Categories: News

EA DICE Has Created The “Frostbite Go” Engine For iOS and Android

The Frostbite 3 engine is set to be the true next-gen engine of EA’s DICE studio and while Frostbite 2.0 still have plenty of power to give us, they’re not going to sleep on their achievements that easy and are already looking forward to future generations of their titles.

Not only are EA working on next-gen engines for consoles and PC, but their website has now also confirmed that they’re working on the Frostbite Go engine, a new edition of their popular engine that is tailored towards mobile gaming platforms.

“[one of the] most exciting current projects is called Frostbite Go, a mobile division empowering EA game developers with Frostbite’s proven excellent workflows and features to bring true Frostbite experiences to all major mobile platforms”. reads the EA website where their Stockholm development team is working on the new engine.

This is of course big news and while it may not seem like it, this could have a big impact on what EA games come to the mobile market. With iPads and Tegra powered devices now able to churn out graphics that are in many cases on par with current gen console offereings there is little to no reason why premium titles such as Battlefield couldn’t co exsist in the world of mobile and there is less and less need these days for them to be cut down editions of what we see on consoles and in some cases even the PC editions.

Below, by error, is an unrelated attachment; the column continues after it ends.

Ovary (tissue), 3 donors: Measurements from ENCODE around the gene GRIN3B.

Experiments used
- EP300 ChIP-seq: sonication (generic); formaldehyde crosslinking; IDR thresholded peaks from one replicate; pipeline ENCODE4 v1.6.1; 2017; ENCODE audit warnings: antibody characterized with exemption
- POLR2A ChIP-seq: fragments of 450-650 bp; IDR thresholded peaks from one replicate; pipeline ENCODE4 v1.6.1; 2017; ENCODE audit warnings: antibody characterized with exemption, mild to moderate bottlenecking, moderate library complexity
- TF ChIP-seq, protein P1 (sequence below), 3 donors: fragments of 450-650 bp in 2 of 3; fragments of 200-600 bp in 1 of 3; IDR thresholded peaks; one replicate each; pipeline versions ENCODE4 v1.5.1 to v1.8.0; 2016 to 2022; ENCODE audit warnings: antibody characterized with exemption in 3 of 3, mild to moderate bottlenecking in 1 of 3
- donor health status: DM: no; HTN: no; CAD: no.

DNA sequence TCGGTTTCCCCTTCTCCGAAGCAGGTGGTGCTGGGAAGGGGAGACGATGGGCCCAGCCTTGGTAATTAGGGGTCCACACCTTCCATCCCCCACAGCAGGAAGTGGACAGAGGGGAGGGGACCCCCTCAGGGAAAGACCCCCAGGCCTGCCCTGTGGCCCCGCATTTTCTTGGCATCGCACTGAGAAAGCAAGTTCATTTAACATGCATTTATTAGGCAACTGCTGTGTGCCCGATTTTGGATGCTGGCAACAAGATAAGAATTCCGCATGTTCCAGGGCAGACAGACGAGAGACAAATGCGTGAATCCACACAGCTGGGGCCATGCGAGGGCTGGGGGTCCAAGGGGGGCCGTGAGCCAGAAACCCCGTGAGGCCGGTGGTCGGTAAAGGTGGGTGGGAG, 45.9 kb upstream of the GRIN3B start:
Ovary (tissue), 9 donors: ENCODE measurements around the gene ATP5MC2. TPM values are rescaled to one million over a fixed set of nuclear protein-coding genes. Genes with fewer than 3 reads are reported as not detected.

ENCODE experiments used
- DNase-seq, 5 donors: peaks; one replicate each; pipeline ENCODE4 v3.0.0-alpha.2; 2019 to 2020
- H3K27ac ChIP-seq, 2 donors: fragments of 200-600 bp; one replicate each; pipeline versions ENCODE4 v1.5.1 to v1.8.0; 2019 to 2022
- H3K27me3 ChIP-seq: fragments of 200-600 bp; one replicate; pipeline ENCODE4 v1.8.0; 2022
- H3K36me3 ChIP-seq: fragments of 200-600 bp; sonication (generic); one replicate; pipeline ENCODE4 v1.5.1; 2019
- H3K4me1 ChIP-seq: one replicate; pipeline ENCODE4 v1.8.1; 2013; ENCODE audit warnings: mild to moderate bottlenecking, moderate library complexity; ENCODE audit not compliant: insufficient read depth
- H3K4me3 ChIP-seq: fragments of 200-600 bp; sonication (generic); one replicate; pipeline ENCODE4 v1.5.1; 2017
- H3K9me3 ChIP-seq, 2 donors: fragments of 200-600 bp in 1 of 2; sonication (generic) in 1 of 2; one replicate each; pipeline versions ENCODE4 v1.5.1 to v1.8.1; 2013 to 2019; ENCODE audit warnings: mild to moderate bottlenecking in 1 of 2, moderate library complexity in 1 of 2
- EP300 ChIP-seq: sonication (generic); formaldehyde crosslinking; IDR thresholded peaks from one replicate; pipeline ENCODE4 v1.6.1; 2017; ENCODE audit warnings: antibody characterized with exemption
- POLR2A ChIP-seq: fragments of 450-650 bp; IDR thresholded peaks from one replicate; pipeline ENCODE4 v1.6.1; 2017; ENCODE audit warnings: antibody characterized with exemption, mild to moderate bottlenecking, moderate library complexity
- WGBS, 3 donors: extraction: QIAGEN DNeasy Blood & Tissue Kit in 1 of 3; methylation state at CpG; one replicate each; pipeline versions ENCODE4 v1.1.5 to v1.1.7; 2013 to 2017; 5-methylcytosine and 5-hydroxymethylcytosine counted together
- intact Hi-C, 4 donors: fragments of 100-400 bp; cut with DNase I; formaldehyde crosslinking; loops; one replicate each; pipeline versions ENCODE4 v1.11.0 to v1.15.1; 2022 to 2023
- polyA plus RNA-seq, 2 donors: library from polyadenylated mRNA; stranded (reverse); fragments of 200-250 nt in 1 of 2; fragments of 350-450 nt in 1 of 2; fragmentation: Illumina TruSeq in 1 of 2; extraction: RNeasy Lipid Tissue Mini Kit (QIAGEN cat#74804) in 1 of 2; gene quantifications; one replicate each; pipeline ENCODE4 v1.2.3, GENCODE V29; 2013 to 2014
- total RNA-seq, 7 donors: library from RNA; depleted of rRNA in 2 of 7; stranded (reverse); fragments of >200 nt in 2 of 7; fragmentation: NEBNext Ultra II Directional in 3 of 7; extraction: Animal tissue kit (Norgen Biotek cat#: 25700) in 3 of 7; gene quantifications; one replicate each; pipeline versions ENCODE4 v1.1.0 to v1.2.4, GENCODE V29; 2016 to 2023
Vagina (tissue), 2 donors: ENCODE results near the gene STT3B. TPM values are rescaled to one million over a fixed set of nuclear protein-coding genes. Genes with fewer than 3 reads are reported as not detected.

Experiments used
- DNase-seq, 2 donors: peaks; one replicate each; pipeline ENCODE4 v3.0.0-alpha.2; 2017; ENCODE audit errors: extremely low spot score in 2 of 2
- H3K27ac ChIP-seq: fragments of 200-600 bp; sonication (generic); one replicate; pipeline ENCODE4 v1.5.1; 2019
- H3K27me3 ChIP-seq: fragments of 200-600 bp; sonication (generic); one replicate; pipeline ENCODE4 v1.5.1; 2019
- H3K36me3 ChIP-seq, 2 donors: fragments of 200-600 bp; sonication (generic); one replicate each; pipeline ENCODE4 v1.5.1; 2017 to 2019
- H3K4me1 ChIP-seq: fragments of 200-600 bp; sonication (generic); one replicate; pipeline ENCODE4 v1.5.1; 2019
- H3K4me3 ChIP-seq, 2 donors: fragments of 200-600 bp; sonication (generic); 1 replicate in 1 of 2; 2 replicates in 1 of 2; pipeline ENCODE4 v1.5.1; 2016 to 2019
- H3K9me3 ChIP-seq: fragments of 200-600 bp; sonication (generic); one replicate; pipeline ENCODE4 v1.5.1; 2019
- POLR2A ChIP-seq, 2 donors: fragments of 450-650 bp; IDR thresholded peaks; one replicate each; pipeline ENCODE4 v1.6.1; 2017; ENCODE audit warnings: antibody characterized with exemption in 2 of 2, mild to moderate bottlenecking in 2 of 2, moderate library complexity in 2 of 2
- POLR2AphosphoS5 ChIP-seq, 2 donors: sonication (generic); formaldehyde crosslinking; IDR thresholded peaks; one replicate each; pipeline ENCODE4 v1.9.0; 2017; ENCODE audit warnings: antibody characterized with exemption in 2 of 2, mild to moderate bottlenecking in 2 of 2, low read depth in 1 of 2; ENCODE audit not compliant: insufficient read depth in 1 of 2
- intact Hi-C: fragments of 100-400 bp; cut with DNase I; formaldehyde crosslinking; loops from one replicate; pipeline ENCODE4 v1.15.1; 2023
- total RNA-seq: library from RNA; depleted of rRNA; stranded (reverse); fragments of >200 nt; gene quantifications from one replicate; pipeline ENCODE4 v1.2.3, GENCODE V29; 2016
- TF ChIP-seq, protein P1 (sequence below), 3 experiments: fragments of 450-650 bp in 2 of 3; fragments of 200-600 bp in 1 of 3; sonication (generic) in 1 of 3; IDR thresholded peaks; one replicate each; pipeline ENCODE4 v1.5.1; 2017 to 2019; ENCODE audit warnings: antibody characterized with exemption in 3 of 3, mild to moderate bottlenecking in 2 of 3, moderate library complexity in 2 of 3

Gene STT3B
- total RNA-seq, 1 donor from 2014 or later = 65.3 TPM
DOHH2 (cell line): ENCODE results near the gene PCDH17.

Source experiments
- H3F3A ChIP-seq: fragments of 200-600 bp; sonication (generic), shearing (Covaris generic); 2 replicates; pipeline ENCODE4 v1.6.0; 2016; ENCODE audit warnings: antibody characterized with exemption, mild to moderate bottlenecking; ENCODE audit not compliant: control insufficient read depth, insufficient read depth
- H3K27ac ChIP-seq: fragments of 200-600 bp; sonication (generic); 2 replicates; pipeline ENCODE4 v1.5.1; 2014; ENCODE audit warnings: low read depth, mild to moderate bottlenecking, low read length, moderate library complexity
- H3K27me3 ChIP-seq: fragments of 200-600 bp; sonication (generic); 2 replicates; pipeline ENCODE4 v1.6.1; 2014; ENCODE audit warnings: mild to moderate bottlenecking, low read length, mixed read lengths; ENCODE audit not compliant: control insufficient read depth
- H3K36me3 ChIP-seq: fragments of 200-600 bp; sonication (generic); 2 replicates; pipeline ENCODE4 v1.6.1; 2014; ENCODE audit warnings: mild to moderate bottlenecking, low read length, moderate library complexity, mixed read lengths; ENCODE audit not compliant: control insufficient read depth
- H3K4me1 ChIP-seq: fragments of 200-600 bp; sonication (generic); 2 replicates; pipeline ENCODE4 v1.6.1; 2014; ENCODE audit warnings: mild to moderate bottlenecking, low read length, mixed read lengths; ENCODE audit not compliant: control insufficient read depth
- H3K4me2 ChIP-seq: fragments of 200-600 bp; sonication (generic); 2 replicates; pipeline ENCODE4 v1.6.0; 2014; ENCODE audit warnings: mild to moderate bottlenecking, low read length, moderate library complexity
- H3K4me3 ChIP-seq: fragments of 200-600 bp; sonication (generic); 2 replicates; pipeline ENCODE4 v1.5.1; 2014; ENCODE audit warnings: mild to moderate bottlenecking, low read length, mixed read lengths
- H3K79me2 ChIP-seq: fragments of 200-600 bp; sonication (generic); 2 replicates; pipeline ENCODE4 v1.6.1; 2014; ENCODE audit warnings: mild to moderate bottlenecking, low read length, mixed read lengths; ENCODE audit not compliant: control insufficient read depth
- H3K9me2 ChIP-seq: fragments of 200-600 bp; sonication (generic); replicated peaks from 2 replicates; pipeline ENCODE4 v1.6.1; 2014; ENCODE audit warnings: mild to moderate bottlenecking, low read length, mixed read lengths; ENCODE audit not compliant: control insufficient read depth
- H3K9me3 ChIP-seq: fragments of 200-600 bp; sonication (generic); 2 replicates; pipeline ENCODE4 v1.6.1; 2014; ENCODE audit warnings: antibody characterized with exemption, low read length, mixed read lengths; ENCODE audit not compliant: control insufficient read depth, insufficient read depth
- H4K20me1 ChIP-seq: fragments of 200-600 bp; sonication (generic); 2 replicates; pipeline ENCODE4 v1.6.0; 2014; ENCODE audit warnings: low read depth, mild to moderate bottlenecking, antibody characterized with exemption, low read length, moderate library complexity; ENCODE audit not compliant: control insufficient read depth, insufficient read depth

Frostbite 2 is EA’s most popular engine and it’s already the weapon of choice for powering Battlefield 3, Need for Speed, Medal of Honor and more. With Frostbite 3 set to power Battlefield III and even Dragon Age III, we can only look forward to what EA might bring to mobile market with a proper, scalable game engine.

“runtime memory and runtime performance are both key factors to enabling code and data systems to deploy content to diverse targets from Xbox 360 and PlayStation 4 to iOS and Android”.

It’s also likely that EA will licence out their engine much like Unity and Unreal Engine are leased out, either way it should make for some interesting developments in mobile gaming over the next couple of years.

Peter Donnell

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